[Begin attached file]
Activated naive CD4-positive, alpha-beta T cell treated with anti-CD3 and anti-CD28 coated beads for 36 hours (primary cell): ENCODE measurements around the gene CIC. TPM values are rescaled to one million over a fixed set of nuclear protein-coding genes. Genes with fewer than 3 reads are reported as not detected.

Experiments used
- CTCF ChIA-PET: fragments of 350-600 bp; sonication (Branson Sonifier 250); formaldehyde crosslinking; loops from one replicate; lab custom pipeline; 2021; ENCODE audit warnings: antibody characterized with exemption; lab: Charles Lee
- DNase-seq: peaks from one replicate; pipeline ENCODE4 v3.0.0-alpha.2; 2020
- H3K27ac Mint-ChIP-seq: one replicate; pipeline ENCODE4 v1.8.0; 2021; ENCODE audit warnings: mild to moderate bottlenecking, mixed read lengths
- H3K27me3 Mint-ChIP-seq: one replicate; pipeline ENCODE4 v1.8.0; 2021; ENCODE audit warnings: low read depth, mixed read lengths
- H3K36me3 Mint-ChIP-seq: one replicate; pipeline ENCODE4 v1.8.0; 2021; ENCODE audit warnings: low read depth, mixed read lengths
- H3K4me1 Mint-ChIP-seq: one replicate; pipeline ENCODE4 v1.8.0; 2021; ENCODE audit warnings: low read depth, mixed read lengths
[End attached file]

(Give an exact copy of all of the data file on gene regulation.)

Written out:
Activated naive CD4-positive, alpha-beta T cell treated with anti-CD3 and anti-CD28 coated beads for 36 hours (primary cell): ENCODE measurements around the gene CIC. TPM values are rescaled to one million over a fixed set of nuclear protein-coding genes. Genes with fewer than 3 reads are reported as not detected.

Experiments used
- CTCF ChIA-PET: fragments of 350-600 bp; sonication (Branson Sonifier 250); formaldehyde crosslinking; loops from one replicate; lab custom pipeline; 2021; ENCODE audit warnings: antibody characterized with exemption; lab: Charles Lee
- DNase-seq: peaks from one replicate; pipeline ENCODE4 v3.0.0-alpha.2; 2020
- H3K27ac Mint-ChIP-seq: one replicate; pipeline ENCODE4 v1.8.0; 2021; ENCODE audit warnings: mild to moderate bottlenecking, mixed read lengths
- H3K27me3 Mint-ChIP-seq: one replicate; pipeline ENCODE4 v1.8.0; 2021; ENCODE audit warnings: low read depth, mixed read lengths
- H3K36me3 Mint-ChIP-seq: one replicate; pipeline ENCODE4 v1.8.0; 2021; ENCODE audit warnings: low read depth, mixed read lengths
- H3K4me1 Mint-ChIP-seq: one replicate; pipeline ENCODE4 v1.8.0; 2021; ENCODE audit warnings: low read depth, mixed read lengths